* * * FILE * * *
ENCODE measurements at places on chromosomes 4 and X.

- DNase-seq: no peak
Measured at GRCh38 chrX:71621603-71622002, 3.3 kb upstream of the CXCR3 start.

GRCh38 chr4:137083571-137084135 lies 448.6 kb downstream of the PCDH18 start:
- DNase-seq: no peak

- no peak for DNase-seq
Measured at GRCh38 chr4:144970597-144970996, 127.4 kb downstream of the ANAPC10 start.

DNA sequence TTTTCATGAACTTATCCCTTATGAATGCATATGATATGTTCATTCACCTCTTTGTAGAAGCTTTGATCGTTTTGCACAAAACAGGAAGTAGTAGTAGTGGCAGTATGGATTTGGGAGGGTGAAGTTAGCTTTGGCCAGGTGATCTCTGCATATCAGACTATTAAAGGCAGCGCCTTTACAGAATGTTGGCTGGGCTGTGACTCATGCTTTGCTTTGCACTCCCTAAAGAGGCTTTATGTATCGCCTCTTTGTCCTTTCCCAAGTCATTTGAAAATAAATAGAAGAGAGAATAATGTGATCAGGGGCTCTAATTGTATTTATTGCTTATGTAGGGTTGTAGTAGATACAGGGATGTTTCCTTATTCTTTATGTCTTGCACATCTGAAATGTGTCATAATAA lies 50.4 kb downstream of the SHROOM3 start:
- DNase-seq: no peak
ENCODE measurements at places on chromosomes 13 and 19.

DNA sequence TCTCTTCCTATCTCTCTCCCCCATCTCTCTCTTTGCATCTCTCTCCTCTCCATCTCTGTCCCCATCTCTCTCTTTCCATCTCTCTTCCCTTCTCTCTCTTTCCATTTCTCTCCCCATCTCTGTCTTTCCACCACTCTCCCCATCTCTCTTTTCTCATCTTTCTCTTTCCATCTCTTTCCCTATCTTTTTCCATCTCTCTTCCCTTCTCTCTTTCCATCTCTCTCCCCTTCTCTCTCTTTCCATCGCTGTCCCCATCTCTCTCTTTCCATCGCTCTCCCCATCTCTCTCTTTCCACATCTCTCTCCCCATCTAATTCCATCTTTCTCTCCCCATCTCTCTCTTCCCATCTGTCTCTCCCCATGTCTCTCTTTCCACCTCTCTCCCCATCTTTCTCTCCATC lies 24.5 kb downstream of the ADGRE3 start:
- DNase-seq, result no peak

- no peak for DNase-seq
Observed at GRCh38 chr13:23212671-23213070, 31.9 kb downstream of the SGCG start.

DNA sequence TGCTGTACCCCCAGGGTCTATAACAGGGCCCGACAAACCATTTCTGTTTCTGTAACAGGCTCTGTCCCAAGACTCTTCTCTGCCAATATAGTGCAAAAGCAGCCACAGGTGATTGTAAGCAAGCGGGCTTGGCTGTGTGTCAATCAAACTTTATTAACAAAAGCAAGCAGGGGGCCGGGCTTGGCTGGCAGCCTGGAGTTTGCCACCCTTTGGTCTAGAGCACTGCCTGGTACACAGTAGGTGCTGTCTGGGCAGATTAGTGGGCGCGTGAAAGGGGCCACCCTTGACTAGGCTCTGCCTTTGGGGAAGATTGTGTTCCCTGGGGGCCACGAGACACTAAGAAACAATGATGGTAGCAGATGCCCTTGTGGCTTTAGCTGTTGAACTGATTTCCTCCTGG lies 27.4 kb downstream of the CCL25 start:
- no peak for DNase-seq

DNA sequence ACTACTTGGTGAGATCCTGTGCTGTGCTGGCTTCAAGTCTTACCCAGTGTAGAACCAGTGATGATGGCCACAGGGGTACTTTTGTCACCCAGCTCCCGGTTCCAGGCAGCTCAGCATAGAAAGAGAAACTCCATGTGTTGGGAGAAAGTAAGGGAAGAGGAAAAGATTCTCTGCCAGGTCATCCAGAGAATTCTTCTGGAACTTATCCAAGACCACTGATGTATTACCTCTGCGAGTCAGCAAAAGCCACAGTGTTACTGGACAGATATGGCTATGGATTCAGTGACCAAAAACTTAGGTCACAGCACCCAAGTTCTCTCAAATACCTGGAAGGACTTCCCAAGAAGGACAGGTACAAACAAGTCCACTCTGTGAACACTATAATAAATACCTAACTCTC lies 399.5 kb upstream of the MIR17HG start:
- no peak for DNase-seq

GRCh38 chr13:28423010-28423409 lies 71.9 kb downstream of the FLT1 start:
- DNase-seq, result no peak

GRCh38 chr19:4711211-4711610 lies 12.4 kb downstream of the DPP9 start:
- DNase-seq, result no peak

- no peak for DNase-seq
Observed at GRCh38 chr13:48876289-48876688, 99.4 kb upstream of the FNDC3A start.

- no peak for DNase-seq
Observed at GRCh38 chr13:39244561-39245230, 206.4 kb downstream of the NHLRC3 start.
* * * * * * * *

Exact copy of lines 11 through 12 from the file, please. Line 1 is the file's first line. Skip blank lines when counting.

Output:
DNA sequence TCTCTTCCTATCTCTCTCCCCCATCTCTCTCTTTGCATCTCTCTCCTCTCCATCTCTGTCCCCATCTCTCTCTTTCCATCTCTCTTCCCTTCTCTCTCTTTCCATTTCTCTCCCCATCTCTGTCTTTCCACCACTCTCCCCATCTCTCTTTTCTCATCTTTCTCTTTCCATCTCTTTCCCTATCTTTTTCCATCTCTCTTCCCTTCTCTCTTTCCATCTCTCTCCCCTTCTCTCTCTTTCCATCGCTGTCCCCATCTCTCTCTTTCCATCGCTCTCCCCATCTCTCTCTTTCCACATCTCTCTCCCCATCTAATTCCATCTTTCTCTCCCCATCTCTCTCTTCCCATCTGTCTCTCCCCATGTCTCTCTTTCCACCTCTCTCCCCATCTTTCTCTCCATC lies 24.5 kb downstream of the ADGRE3 start:
- DNase-seq, result no peak